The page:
Lawyer for Head-On Collisions in Texas
Millions of car accidents happen every year in the United States, and head-on collisions statistically prove to be the deadliest type of car accident. During a head-on collision, there is much more force acting upon the occupants of both vehicles compared to other types of accidents, and those forces meet with catastrophic consequences. It’s crucial for Texas drivers to understand the risks of a head-on collision and what to do after experiencing one.
Potential Damage in a Head-On Collision
Statistics indicate that head-on collisions only comprise about two percent of all traffic collisions, but account for 10 percent of all driving fatalities. Head-on collisions are extremely dangerous for the vehicles involved, even if one is at rest. Common injuries in head-on collisions include broken bones, traumatic brain injuries, spinal cord injuries, internal organ injuries, facial damage, and lacerations. Both drivers involved in a head-on collision are likely to sustain these injuries, and the damage to the vehicles involved is often expensive.
During a head-on collision, if one vehicle is much larger than the other, it can completely obliterate the smaller vehicle, rendering safety features like airbags useless. If the crash forces the engine block into the cabin of the smaller vehicle, the occupants are unlikely to walk away unscathed. Occupants of larger vehicles in these situations are not entirely safe either; a head-on collision will likely cause catastrophic injuries and extensive property damage to everyone involved.
Can I Sue for a Head-On Collision?
Texas requires all drivers to carry liability insurance for car accidents, but insurance coverage may not be enough to cover your damages after a head-on collision. If your insurance coverage is insufficient after an accident, the insurer denies or delays your claim, or the other driver was grossly negligent and caused your accident, you may recover additional compensation through a personal injury claim.
Winning a personal injury lawsuit depends on your ability to prove the defendant’s negligence. Negligence has four basic elements in the eyes of the law:
- The plaintiff must prove the defendant owed the plaintiff a duty of care at the time of the accident. Each Texas driver has a duty to follow the rules of the road and to obey the traffic laws. Each driver has a duty of care to the other drivers on the road to drive safely.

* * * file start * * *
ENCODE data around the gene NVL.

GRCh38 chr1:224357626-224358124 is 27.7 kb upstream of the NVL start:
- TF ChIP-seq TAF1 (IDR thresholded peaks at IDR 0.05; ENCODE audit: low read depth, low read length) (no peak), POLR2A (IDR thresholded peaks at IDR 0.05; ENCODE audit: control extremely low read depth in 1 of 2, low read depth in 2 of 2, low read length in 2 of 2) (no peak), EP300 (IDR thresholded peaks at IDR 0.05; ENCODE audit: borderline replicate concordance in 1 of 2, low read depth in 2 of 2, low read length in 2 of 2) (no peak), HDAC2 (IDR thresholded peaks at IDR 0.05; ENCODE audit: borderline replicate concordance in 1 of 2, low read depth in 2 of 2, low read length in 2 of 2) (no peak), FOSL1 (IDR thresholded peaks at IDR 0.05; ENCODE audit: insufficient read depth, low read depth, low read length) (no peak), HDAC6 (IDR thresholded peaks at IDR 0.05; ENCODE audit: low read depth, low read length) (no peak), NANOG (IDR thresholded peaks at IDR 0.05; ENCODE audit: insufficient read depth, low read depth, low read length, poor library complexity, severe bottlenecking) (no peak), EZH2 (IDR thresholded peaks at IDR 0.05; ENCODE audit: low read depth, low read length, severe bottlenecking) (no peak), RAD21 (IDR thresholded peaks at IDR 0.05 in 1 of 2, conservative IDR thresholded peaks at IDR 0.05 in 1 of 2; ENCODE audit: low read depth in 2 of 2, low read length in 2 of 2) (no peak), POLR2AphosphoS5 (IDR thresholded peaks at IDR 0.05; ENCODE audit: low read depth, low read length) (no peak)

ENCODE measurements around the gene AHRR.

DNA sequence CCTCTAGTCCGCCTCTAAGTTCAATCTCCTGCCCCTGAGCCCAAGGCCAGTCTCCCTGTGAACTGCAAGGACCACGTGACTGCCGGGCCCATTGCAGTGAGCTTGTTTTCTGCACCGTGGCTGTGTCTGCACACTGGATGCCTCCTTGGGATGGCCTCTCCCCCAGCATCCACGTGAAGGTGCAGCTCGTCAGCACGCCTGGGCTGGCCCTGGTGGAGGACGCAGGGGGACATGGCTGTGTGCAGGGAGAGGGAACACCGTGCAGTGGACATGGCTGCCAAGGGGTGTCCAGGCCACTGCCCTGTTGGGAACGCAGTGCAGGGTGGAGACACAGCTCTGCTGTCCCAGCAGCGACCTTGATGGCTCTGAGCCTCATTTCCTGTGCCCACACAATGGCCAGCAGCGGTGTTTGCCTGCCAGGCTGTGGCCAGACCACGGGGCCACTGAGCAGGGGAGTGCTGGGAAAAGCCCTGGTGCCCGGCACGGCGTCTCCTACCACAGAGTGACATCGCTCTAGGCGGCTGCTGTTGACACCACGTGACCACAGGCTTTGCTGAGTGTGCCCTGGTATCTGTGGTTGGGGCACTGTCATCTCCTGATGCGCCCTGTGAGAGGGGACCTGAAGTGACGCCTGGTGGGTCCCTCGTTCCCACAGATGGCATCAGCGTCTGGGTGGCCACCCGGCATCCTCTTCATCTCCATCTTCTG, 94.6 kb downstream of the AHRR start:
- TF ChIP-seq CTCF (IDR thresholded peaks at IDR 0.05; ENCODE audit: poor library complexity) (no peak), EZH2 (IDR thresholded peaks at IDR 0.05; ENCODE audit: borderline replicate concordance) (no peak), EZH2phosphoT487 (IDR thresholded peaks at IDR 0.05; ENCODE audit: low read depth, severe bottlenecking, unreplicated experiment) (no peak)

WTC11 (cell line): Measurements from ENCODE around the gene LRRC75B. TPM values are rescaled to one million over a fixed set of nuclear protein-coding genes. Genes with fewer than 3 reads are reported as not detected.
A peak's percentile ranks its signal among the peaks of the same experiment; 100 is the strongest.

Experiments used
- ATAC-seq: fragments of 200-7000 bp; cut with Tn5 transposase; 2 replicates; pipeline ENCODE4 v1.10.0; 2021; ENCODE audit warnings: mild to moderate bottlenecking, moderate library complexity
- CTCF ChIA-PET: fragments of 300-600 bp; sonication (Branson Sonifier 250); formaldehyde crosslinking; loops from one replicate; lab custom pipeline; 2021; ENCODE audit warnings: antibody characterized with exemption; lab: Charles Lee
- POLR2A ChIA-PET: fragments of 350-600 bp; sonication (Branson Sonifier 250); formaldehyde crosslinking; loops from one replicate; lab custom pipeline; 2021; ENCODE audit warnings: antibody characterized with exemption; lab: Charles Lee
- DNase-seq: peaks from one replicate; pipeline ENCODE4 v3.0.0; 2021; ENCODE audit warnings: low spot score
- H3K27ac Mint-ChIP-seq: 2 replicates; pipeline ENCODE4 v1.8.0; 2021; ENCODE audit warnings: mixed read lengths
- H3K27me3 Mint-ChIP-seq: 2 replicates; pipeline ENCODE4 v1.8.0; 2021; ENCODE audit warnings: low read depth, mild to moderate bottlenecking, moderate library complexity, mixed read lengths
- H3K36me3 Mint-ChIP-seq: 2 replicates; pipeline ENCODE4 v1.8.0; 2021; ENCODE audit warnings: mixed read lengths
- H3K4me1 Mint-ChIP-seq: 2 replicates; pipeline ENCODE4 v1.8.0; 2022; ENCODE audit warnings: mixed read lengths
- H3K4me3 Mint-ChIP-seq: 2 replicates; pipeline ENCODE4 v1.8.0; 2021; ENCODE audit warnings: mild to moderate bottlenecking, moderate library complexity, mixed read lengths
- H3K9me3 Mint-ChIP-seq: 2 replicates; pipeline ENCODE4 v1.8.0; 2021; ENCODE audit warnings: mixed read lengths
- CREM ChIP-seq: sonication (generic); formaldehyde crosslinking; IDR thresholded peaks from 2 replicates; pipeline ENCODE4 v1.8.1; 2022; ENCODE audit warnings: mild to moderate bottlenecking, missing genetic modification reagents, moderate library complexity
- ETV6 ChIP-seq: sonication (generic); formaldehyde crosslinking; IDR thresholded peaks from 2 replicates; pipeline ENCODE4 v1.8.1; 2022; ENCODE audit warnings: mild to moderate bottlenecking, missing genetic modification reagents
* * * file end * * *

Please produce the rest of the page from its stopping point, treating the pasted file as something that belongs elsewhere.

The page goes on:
- The plaintiff must then show the court how the defendant failed to meet his or her duty of care. This could be through a specific negligent action, such as texting while driving, or inaction when another reasonable person in the same situation would have taken appropriate action.
- The plaintiff must be able to prove that his or her damages resulted from the defendant’s breach of duty and not some other cause. The plaintiff should seek immediate medical care after a head-on collision and secure a copy of his or her medical report from the doctor.
- The plaintiff must have suffered some injury or sustained some sort of measurable loss. If the plaintiff incurred no damages, he or she has no claim.
Securing the Best Legal Representation
At the Law Firm of Aaron A. Herbert, P.C., we want Texas drivers to know what to do after a head-on collision. The first step is finding medical attention. Once you’ve recovered from the immediate damage after a head-on collision, contact our office to schedule a free consultation with one of our attorneys. We’ve helped clients all over Texas secure millions in case awards and settlements for head-on collisions and other types of car accidents. It’s important to move as quickly as possible to improve your chances of winning your case, so don’t delay in calling our team to get started on your case.